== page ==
1

This applies to a routed network, not bridged (otherwise just configure the DHCP server). You should use the client-config-dir option on the server. You have to supply a directory that has a per-client configuration file. The name of the file should be the same as the name of the certificate (ie. the name of the certificate supplied to easy-rsa). Then you ...


1

The Deluge User Guide has a page about that : Setting up Deluge with VPN. Scripts for a basic torrent-VPN setup can be found on this GitHub repo. The README.md file even has a little something about OpenVPN : To use these scripts with OpenVPN, make a clone of the repo and set the correct values for the interfaces and user in vpn_base.sh. Edit the openvpn ...


1

You cannot specifically target an application so the only solution with no dependencies is to create a iptables configuration that directs all the ports to your VPN. But you have to know what to forward and that is error prone. A better solution would be to use Linux Containers and run your app inside. Then have the container's network card forward all ...


1

I don't understand the second default gateway, this is the default when the vpn is not active, is it simply bypassed? This is one of OpenVPN's hacks to route traffic through your tunnel while maintaining your default gateway. The 0.0.0.0/1 and 128.0.0.0/1 routes take precedence over the 0.0.0.0/0 route and still match all addresses. Search for "def1" in ...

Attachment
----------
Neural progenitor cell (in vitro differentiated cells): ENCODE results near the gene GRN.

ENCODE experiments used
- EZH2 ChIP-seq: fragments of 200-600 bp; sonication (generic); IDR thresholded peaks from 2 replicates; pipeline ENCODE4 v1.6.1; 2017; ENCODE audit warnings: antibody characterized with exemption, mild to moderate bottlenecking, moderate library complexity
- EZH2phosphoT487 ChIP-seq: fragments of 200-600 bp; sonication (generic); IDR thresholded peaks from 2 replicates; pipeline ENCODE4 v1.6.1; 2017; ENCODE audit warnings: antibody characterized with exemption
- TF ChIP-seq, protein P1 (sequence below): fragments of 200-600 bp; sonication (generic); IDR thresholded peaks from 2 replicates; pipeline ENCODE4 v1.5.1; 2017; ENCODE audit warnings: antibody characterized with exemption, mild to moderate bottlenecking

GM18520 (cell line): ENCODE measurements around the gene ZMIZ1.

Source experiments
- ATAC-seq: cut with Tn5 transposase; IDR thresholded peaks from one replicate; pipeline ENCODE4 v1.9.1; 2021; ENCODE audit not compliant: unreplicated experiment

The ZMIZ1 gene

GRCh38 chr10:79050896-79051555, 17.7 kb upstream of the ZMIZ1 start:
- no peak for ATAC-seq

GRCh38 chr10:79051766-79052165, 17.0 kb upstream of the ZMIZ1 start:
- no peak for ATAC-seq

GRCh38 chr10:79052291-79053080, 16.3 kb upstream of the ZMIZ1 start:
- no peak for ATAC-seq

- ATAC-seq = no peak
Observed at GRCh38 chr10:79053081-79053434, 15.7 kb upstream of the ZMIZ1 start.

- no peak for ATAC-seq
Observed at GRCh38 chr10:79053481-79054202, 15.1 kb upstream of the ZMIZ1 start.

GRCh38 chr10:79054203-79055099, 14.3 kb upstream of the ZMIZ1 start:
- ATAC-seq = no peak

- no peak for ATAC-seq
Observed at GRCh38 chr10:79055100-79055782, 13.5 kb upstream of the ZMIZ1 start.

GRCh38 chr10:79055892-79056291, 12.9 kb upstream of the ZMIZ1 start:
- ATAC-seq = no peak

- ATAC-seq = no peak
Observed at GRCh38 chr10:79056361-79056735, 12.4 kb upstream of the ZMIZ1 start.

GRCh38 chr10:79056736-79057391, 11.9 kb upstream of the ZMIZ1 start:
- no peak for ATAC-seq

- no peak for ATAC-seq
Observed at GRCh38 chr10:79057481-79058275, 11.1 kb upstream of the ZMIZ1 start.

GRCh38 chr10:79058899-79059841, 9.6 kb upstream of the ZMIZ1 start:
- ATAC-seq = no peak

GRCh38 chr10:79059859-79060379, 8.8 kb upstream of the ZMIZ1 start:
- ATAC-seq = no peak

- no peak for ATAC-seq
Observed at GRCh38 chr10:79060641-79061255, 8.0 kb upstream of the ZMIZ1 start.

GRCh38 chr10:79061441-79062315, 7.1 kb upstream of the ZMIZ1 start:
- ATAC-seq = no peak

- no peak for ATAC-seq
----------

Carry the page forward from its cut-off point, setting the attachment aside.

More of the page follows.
1

I solved problem with changing the network interfaces of pfsense from VIRTIO to E1000. It seems that some packages get lost with Proxmox's VIRTIO drivers.


1

The state extension differentiates the following states for a connection: NEW, ESTABLISHED, RELATED, INVALID, plus three others which are rarely used. A packet is only NEW if, informally speaking, server and client haven't been communicating in any way. After that, a packet usually belongs to an ESTABLISHED connection or is RELATED to one. This means that ...


1